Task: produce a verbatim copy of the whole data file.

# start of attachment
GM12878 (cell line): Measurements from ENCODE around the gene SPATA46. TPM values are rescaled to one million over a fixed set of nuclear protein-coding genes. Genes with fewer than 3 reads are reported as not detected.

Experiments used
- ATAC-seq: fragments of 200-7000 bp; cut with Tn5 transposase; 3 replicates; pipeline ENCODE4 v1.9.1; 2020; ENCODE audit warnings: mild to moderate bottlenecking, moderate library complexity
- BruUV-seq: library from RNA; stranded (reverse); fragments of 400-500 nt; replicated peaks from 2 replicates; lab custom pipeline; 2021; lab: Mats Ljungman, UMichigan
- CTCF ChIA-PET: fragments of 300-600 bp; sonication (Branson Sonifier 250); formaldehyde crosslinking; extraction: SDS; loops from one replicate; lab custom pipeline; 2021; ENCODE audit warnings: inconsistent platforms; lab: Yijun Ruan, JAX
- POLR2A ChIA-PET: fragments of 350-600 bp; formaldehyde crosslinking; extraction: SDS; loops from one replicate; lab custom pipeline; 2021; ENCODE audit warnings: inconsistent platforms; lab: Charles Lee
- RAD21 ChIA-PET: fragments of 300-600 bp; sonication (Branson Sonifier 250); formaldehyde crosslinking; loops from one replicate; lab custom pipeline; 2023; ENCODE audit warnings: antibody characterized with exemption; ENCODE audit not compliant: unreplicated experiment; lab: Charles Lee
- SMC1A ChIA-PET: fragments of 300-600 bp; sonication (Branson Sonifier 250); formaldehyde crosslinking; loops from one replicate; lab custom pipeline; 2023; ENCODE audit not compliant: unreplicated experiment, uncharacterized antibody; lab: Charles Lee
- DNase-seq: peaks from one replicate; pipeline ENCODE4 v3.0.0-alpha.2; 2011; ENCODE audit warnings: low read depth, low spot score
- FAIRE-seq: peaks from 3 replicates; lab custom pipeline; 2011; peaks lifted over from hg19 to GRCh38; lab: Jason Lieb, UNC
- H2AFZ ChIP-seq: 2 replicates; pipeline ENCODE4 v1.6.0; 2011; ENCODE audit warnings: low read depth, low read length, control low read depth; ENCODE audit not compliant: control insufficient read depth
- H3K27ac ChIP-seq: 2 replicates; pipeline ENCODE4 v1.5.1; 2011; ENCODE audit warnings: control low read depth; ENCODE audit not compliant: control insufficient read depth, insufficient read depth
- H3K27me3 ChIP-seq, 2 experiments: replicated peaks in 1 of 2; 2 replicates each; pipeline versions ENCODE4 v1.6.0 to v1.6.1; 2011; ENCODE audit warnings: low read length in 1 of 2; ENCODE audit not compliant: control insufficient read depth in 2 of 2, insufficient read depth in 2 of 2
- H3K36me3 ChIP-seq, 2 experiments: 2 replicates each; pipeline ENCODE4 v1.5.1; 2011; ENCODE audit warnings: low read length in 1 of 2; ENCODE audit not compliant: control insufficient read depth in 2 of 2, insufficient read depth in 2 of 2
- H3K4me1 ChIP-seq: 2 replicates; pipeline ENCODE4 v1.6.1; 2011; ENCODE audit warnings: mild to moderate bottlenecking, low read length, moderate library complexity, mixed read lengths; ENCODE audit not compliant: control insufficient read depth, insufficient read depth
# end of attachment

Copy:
GM12878 (cell line): Measurements from ENCODE around the gene SPATA46. TPM values are rescaled to one million over a fixed set of nuclear protein-coding genes. Genes with fewer than 3 reads are reported as not detected.

Experiments used
- ATAC-seq: fragments of 200-7000 bp; cut with Tn5 transposase; 3 replicates; pipeline ENCODE4 v1.9.1; 2020; ENCODE audit warnings: mild to moderate bottlenecking, moderate library complexity
- BruUV-seq: library from RNA; stranded (reverse); fragments of 400-500 nt; replicated peaks from 2 replicates; lab custom pipeline; 2021; lab: Mats Ljungman, UMichigan
- CTCF ChIA-PET: fragments of 300-600 bp; sonication (Branson Sonifier 250); formaldehyde crosslinking; extraction: SDS; loops from one replicate; lab custom pipeline; 2021; ENCODE audit warnings: inconsistent platforms; lab: Yijun Ruan, JAX
- POLR2A ChIA-PET: fragments of 350-600 bp; formaldehyde crosslinking; extraction: SDS; loops from one replicate; lab custom pipeline; 2021; ENCODE audit warnings: inconsistent platforms; lab: Charles Lee
- RAD21 ChIA-PET: fragments of 300-600 bp; sonication (Branson Sonifier 250); formaldehyde crosslinking; loops from one replicate; lab custom pipeline; 2023; ENCODE audit warnings: antibody characterized with exemption; ENCODE audit not compliant: unreplicated experiment; lab: Charles Lee
- SMC1A ChIA-PET: fragments of 300-600 bp; sonication (Branson Sonifier 250); formaldehyde crosslinking; loops from one replicate; lab custom pipeline; 2023; ENCODE audit not compliant: unreplicated experiment, uncharacterized antibody; lab: Charles Lee
- DNase-seq: peaks from one replicate; pipeline ENCODE4 v3.0.0-alpha.2; 2011; ENCODE audit warnings: low read depth, low spot score
- FAIRE-seq: peaks from 3 replicates; lab custom pipeline; 2011; peaks lifted over from hg19 to GRCh38; lab: Jason Lieb, UNC
- H2AFZ ChIP-seq: 2 replicates; pipeline ENCODE4 v1.6.0; 2011; ENCODE audit warnings: low read depth, low read length, control low read depth; ENCODE audit not compliant: control insufficient read depth
- H3K27ac ChIP-seq: 2 replicates; pipeline ENCODE4 v1.5.1; 2011; ENCODE audit warnings: control low read depth; ENCODE audit not compliant: control insufficient read depth, insufficient read depth
- H3K27me3 ChIP-seq, 2 experiments: replicated peaks in 1 of 2; 2 replicates each; pipeline versions ENCODE4 v1.6.0 to v1.6.1; 2011; ENCODE audit warnings: low read length in 1 of 2; ENCODE audit not compliant: control insufficient read depth in 2 of 2, insufficient read depth in 2 of 2
- H3K36me3 ChIP-seq, 2 experiments: 2 replicates each; pipeline ENCODE4 v1.5.1; 2011; ENCODE audit warnings: low read length in 1 of 2; ENCODE audit not compliant: control insufficient read depth in 2 of 2, insufficient read depth in 2 of 2
- H3K4me1 ChIP-seq: 2 replicates; pipeline ENCODE4 v1.6.1; 2011; ENCODE audit warnings: mild to moderate bottlenecking, low read length, moderate library complexity, mixed read lengths; ENCODE audit not compliant: control insufficient read depth, insufficient read depth